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Guidelines for Prevention

Current research indicates that teaching students about eating disorders is ineffective in changing their eating attitudes and behaviours. Moreover, this approach may be harmful since some students might learn to glamorize disturbed eating behaviours. Instead schools are encouraged to adopt school-wide approaches that encompass (a) sensitivity training to educators and parents that raise their awareness about the role they play in influencing children's (and youth's) body image and how they can learn to recognize and act on incidences of weight discrimination, (b) media literacy and life skills curriculum for both male and female students, (c) school policies that address weight-based teasing, and among other things (d) opportunities for physical activity for all children regardless of their size or shape.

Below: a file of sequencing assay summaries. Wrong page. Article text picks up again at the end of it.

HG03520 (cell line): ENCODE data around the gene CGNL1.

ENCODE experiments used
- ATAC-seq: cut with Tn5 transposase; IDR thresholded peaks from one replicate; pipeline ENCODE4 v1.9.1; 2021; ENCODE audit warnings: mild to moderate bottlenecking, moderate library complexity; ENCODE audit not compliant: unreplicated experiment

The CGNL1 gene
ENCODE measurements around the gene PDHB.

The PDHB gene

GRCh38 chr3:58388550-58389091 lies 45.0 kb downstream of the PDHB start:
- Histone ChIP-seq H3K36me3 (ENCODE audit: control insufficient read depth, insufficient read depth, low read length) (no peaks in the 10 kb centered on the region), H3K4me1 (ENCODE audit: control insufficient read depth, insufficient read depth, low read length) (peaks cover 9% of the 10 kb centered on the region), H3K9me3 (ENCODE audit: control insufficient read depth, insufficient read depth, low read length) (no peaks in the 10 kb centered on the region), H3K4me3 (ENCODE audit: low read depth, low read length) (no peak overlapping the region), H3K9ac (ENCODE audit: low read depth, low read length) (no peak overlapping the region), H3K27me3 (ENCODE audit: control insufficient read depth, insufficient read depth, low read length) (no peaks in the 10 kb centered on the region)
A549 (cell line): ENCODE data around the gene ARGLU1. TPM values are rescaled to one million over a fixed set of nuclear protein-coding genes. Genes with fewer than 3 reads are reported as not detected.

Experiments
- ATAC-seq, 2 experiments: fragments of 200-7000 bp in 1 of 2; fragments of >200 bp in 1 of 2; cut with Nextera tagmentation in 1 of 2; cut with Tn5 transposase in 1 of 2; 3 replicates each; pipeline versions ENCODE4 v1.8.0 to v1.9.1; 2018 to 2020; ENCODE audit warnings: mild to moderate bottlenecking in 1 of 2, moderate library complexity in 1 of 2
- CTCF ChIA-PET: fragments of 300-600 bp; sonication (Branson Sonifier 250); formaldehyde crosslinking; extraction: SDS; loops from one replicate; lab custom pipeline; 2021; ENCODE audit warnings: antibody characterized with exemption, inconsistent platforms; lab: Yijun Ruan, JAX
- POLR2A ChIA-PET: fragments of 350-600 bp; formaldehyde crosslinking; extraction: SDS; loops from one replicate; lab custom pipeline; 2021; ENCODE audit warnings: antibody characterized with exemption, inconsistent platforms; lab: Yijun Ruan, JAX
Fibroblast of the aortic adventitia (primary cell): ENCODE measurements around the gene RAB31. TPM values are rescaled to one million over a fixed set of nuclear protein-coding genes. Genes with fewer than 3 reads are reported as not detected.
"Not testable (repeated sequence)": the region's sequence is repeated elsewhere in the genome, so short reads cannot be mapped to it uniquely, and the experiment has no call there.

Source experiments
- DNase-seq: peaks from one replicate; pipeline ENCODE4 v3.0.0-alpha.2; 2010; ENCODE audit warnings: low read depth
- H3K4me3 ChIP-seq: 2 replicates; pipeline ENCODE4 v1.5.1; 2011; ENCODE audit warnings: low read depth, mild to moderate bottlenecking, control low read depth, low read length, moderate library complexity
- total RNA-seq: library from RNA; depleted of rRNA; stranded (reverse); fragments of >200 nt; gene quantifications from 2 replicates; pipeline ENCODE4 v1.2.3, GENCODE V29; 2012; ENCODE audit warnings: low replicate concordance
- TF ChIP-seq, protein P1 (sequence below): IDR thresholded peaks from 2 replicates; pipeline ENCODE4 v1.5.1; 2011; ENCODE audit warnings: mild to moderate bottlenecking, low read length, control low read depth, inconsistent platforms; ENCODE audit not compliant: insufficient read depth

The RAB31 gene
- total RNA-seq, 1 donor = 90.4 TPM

Program of Prevention Research led by Dr. McVey, 2011 
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Levine, M. P., & Smolak, L. (2006). The prevention of eating problems and eating disorders: Theory, research, and practice. Mahwah, NJ: Lawrence Erlbaum Associates.

Neumark-Sztainer, D., Levine, M. P., Paxton, S. J., Smolak, L., Piran, N., & Wertheim, E. H. (2006). Prevention of body dissatisfaction and disordered eating: What next? Eating Disorders, 14, 265-285. View Article (PDF)

O'Dea, J. A. (2005). Prevention of child obesity:‘First, do no harm’. Health education research, 20(2), 259-265. View Article (PDF)

O'Dea, J. (2000). School-based interventions to prevent eating problems: First do no harm. Eating Disorders, 8, 123-130. View Article (PDF)